In a Post-Human world, where humankind’s creations are left to wander in desolation; detached from humanity, meaning and purpose.
A selection of Short of the Week, the web’s leading curators of quality short films.
Directed by Michael Dockery
“With our lives having been dictated by a deadly global pandemic over the last year or so, real life has never felt so close to a JG Ballard novel. After all that has happened in 2020/21, do we really need another story about the end of society? Three years in the making, filmmaker Michael Dockery certainly thinks so, as he releases his impressive animated short The Desert online – and don’t worry, there are no deadly outbreaks, no zombies and no hazmat suits in sight.
While most Dystopian narratives focus on a group of determined survivors struggling to survive in a world ravaged by disease/climate change/an apocalyptic event (delete as appropriate), Dockery takes it one step further by portraying a post-human world. Humanity is over, wiped from the face of the planet, and all that is left are our robotic creations, left to wander the desolate lands with no real purpose or meaning. What will they do now that their human overlords are no more?
The aesthetic world of The Desert has been an illustrative exploration Dockery has been working on over the last 3 years, as can be seen in the ‘artwork’ section of his website. With the director citing “the literary dystopias of J.G. Ballard, the concept art of Ralph McQuarrie” and his “own broad cynicism of modern A.I. discourse and fandom” as inspiration, his five-minute short touches on some expansive themes with a fresh approach and killer style.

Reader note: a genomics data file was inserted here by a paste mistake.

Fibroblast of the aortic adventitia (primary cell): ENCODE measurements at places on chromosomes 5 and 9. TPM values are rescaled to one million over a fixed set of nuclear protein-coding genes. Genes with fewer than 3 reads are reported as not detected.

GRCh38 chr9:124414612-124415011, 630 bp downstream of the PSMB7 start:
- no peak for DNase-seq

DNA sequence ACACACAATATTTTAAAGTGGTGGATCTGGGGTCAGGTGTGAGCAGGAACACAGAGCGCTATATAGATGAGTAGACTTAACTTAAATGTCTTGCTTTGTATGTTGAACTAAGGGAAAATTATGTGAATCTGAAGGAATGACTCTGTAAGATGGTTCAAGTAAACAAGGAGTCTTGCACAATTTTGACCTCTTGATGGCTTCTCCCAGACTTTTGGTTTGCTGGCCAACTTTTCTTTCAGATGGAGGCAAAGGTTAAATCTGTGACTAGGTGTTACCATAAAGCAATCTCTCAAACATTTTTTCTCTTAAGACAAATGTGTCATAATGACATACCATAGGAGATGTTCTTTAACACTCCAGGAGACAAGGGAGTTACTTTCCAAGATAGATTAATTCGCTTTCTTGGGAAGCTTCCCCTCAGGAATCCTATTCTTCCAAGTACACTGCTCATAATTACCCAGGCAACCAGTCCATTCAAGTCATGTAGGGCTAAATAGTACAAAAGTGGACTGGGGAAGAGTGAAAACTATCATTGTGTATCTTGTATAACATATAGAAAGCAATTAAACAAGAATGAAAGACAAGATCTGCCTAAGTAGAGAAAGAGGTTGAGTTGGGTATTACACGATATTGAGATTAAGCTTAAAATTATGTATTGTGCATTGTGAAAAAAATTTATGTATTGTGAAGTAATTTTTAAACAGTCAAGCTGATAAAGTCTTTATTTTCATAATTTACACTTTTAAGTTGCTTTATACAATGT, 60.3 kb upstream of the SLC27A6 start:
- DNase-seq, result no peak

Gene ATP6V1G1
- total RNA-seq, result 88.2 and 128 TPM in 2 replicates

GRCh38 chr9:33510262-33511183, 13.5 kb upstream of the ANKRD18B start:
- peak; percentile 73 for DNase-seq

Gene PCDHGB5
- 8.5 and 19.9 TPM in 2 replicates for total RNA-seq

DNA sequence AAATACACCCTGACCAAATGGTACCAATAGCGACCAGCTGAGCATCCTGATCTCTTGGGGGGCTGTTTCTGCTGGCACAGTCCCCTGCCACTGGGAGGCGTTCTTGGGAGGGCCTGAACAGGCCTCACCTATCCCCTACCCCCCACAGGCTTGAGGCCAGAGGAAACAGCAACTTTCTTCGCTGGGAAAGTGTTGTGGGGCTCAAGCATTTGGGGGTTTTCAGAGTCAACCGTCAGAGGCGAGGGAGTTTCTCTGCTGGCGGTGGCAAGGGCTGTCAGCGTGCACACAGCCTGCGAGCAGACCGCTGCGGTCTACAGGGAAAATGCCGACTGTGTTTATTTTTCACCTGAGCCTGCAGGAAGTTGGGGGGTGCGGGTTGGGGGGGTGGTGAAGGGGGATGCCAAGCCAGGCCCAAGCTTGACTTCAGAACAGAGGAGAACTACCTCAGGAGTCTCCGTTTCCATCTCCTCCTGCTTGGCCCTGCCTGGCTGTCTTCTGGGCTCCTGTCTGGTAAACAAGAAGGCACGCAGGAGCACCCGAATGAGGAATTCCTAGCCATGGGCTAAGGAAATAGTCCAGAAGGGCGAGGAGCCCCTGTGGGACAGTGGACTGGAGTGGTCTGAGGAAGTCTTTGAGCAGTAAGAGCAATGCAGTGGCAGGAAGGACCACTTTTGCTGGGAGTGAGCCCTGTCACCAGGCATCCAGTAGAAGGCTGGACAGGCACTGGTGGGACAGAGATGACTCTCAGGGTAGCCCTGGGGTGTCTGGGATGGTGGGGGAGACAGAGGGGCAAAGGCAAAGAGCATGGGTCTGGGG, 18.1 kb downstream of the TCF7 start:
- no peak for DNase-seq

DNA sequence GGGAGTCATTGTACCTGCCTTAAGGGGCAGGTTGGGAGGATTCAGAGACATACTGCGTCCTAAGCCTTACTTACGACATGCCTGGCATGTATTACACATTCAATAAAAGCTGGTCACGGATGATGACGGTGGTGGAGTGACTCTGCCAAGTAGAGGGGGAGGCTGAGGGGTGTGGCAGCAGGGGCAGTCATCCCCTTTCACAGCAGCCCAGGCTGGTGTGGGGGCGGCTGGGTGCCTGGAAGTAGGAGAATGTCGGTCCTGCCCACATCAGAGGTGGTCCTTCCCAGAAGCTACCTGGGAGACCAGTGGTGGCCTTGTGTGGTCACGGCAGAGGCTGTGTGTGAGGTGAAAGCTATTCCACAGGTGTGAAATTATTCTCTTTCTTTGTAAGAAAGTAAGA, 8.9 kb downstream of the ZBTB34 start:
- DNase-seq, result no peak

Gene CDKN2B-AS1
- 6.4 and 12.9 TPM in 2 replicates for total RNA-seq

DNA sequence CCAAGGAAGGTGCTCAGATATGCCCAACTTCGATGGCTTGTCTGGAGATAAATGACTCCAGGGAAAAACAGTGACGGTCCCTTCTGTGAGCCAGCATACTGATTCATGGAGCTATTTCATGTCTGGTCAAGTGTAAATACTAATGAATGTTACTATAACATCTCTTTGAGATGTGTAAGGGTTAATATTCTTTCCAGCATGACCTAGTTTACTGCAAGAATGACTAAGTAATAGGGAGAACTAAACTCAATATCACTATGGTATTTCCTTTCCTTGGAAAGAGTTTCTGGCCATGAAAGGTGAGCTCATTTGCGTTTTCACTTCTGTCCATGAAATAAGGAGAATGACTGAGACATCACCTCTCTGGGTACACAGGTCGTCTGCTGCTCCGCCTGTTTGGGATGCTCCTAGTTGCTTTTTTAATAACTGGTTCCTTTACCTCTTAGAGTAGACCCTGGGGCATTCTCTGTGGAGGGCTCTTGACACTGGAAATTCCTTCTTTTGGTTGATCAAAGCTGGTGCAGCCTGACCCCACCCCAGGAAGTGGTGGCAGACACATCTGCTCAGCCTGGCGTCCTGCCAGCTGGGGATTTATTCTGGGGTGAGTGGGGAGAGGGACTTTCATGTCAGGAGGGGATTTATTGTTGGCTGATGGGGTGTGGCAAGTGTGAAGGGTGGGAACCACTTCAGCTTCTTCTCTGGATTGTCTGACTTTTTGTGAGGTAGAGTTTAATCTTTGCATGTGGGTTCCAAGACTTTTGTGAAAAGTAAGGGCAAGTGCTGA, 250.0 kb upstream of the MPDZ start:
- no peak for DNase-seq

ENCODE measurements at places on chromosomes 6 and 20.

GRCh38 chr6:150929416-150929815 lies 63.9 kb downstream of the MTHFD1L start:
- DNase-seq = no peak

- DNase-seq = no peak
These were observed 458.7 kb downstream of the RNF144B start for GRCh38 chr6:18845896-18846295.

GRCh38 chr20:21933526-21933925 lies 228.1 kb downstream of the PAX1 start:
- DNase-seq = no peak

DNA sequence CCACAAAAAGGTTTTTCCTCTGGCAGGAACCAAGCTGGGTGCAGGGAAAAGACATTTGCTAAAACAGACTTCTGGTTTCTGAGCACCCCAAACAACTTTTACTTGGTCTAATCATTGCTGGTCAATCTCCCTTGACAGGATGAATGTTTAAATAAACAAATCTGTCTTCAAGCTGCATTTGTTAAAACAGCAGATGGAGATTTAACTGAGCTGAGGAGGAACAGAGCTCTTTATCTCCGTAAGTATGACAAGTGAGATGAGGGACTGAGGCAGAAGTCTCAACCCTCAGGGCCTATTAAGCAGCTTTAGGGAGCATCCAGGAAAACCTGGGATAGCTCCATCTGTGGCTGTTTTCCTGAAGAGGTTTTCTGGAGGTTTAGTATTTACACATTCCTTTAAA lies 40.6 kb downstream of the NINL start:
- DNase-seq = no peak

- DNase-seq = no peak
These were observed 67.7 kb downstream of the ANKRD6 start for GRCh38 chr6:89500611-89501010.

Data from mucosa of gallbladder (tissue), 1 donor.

Wearing its influences on its sleeve The Desert never claims to be reinventing the wheel, but what Dockery brings to the table with his short is an open, thought-provoking narrative (what happened to the humans? What’s next for this new robotic civilisation?), some excellent world-building and visuals that sci-fi fans will drool over. Described by the director as an “emphasis on mood and ambiguity”, Dockery hopes that viewers will “draw their own conclusions as they contemplate their own relationship with the themes of artificial intelligence, spirituality and the nature of morality”.
If you enjoyed The Desert as much as I did, you’ll be excited to hear that Dockery is already working on a follow-up short. He’s also working on a primetime TV show, whilst developing his own series – exciting times for the Australian director.” – S/W Curator Rob Munday
Reproduced on this channel with the permission of the filmmakers.